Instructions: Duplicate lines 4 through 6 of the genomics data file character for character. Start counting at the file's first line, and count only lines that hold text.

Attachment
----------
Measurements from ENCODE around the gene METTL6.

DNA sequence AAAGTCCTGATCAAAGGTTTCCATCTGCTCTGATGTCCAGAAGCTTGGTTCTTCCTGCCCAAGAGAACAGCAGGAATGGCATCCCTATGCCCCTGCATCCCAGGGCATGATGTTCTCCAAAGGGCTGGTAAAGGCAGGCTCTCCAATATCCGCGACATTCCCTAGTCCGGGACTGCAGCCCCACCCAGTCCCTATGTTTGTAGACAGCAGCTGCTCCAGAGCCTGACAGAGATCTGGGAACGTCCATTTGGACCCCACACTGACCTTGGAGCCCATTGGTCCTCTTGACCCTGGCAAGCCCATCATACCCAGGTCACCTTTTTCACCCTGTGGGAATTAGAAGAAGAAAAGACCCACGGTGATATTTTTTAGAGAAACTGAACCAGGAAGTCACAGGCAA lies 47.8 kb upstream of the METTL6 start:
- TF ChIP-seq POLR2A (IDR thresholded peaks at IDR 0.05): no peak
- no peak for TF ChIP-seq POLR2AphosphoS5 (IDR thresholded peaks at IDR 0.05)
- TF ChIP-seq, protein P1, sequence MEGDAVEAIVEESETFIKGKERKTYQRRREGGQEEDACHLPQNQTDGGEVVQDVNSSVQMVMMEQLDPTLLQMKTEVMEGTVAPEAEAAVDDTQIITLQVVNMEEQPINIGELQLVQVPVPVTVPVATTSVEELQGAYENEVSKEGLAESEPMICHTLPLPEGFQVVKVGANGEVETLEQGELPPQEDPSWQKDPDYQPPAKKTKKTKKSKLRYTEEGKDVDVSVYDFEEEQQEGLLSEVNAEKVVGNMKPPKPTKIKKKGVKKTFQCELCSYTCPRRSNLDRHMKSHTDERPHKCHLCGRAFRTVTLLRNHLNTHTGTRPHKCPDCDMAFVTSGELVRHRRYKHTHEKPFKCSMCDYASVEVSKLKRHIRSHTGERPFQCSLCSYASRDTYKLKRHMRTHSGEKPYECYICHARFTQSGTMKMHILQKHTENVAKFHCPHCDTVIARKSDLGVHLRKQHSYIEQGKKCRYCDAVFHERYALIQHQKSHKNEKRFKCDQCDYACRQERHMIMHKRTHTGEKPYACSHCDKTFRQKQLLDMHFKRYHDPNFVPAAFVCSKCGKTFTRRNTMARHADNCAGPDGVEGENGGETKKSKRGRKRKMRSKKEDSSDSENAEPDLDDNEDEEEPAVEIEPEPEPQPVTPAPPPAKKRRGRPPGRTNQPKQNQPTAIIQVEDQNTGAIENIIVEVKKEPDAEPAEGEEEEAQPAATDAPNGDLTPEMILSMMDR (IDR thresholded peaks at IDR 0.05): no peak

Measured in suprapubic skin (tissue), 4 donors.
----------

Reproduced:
- no peak for TF ChIP-seq POLR2AphosphoS5 (IDR thresholded peaks at IDR 0.05)
- TF ChIP-seq, protein P1, sequence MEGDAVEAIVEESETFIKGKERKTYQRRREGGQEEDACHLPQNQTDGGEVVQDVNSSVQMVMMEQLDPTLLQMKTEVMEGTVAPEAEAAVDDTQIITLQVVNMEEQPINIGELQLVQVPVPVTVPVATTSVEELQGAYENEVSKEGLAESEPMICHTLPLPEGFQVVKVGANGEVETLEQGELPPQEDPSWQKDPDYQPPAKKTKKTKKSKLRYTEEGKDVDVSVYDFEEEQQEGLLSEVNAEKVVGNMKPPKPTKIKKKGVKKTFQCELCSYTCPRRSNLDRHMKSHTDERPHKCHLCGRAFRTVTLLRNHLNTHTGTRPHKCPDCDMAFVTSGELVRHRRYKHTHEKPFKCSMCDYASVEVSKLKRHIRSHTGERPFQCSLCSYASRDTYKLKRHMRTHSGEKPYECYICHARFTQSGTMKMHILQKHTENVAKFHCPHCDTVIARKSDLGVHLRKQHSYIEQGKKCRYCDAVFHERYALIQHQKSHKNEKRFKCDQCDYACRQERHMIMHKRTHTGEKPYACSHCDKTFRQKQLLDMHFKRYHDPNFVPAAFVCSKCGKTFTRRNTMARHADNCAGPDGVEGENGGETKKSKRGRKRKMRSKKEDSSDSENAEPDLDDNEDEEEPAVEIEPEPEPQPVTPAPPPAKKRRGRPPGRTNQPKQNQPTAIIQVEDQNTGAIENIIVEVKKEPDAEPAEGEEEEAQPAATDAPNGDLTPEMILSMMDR (IDR thresholded peaks at IDR 0.05): no peak

Measured in suprapubic skin (tissue), 4 donors.